Cadbury's takeover price could rise as high as £12.3bn if the likes of Nestlé and Hershey join the race to take over the British confectioner, according to industry experts.
The iconic maker of Dairy Milk and Liquorice Allsorts rejected a £10.2bn cash and share offer from the US giant Kraft Food on Monday, dismissing the approach as opportunistic and not a fair reflection of the company's value.
Kraft, the maker of Ritz crackers and Oreo cookies, is widely expected to raise its 745p-per-share offer. Not only did the company's statement on Monday confirm it is "committed to working toward a recommended transaction and to maintaining a constructive dialogue", but its chief executive, Irene Rosenfeld, told analysts in the US yesterday that Kraft has been and "will continue to be disciplined" in its efforts with regards to Cadbury.
And with the British company's shares rocketing up by 38.9 per cent on news of the approach on Monday, Kraft's 31 per cent premium swiftly melted. By the end of Monday, Cadbury was at 783p. It gained another 3p yesterday to close at 786p.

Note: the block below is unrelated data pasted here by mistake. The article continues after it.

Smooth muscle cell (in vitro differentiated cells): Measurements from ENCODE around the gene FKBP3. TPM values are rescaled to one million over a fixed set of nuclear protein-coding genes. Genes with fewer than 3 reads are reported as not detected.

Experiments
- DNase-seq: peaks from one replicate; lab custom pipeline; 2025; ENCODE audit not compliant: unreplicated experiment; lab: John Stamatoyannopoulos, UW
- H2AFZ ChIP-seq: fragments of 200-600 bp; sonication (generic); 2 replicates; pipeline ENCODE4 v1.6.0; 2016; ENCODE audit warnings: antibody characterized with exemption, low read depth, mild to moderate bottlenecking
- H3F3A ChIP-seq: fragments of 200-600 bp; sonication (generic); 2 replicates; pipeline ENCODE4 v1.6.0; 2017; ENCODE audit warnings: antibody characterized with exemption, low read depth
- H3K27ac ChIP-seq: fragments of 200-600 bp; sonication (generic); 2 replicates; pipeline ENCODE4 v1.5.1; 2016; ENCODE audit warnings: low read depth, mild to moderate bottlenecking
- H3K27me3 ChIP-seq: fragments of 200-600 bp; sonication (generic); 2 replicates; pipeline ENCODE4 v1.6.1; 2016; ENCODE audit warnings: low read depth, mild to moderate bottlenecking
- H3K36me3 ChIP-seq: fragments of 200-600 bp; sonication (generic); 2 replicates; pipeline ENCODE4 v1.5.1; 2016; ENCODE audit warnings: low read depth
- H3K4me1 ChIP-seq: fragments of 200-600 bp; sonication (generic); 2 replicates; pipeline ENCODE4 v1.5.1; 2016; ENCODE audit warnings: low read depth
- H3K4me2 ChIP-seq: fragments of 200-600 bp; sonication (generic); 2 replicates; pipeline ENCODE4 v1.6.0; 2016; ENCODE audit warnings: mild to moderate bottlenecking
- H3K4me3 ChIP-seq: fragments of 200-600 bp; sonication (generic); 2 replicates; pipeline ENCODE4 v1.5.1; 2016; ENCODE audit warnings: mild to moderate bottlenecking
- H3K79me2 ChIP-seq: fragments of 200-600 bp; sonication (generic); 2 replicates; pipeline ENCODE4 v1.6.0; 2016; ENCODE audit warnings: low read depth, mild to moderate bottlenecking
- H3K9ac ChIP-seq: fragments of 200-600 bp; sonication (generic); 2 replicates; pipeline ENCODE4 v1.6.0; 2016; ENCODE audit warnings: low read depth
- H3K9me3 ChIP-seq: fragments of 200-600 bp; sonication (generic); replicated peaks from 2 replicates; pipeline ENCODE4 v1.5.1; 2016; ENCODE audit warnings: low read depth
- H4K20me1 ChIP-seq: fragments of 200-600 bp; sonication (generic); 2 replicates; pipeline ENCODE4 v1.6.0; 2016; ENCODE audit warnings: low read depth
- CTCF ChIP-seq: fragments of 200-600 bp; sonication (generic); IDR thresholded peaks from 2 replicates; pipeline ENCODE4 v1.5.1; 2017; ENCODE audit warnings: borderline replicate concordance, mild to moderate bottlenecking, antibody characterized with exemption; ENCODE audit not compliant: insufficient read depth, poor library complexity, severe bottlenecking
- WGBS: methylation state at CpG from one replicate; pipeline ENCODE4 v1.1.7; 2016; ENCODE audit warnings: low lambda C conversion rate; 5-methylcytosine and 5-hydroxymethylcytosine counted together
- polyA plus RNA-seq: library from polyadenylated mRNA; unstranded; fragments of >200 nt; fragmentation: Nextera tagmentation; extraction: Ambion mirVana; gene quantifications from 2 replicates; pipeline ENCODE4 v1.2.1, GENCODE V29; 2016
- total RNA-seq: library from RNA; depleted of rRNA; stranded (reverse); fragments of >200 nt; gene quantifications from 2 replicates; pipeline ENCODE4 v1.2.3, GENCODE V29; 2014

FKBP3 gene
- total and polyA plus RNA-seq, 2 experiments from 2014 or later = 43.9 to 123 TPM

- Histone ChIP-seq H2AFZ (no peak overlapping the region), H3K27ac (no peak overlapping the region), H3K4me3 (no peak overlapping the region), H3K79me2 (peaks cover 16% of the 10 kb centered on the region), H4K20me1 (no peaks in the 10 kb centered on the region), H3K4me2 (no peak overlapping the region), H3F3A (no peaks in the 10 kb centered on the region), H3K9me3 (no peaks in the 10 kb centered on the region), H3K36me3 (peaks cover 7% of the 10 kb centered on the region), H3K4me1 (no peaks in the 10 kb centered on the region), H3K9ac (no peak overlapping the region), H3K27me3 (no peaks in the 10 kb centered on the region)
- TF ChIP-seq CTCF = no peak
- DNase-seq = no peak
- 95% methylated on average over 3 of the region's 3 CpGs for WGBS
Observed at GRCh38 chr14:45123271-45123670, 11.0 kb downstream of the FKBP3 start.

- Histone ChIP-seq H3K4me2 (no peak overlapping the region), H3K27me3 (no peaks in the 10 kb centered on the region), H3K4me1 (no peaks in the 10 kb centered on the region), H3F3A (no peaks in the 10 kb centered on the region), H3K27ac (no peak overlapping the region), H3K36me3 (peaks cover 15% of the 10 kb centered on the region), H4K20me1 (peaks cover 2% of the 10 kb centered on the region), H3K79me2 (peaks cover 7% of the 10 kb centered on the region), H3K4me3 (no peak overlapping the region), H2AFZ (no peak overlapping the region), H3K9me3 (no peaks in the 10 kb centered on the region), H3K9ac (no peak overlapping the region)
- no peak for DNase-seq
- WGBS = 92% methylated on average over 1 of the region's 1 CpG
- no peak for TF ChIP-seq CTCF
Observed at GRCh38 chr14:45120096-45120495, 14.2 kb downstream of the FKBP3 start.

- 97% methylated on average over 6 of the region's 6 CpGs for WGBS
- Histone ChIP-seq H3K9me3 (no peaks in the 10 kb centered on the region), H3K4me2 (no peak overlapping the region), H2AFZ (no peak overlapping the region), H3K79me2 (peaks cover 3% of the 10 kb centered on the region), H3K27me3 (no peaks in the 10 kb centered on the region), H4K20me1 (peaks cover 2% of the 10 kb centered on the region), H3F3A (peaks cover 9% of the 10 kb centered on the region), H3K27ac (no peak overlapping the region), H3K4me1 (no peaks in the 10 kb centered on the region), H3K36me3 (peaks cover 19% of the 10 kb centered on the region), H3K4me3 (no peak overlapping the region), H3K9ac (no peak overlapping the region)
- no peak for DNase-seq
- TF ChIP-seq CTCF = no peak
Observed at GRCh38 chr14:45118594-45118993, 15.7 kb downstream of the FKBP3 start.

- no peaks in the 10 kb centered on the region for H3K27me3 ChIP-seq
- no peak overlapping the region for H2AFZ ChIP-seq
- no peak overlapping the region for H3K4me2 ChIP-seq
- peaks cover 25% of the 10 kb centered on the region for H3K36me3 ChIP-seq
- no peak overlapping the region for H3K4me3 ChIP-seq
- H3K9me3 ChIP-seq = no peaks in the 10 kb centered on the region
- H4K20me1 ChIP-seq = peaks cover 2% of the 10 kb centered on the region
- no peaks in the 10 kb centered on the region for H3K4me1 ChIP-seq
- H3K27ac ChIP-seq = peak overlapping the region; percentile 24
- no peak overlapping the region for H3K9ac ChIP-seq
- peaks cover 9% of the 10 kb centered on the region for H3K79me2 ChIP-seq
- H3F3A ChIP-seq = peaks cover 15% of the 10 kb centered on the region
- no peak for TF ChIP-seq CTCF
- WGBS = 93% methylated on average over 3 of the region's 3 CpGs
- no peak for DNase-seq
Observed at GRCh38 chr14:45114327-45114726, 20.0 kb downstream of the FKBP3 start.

Meanwhile, when the New York Stock Exchange opened after the Labor Day holiday yesterday – for the first time since Kraft went public with its plan – its shares dropped by nearly 6 per cent in early trade. This dragged down the value of the share element of the package, while raising the cost of the bid to Kraft.
Cadbury was sticking to its guns yesterday, restating its commitment to an independent future and pointing to the group's successful margin improvement strategy.
But the vultures are circling. Insiders at Hershey, the US sweets maker, said yesterday that the company is "likely to make some response" to Kraft's move. Nestlé is also widely expected to wade into the bidding – most likely in a consortium with Hershey – despite the non-committal statements from the Swiss giant's chief executive, Paul Bulcke, on Monday. The names of Kelloggs and PepsiCo are also being bandied about in the City.
Insiders started the week with predictions that Kraft would need to raise its offer to at least 800p. But City analysts were busy raising their target prices yesterday. Evolution Securities and Jefferies International point to 900p, taking the bid price up beyond £12bn. Bernstein Research went even further, positing a range from 855p as high as 1070p.Reuse content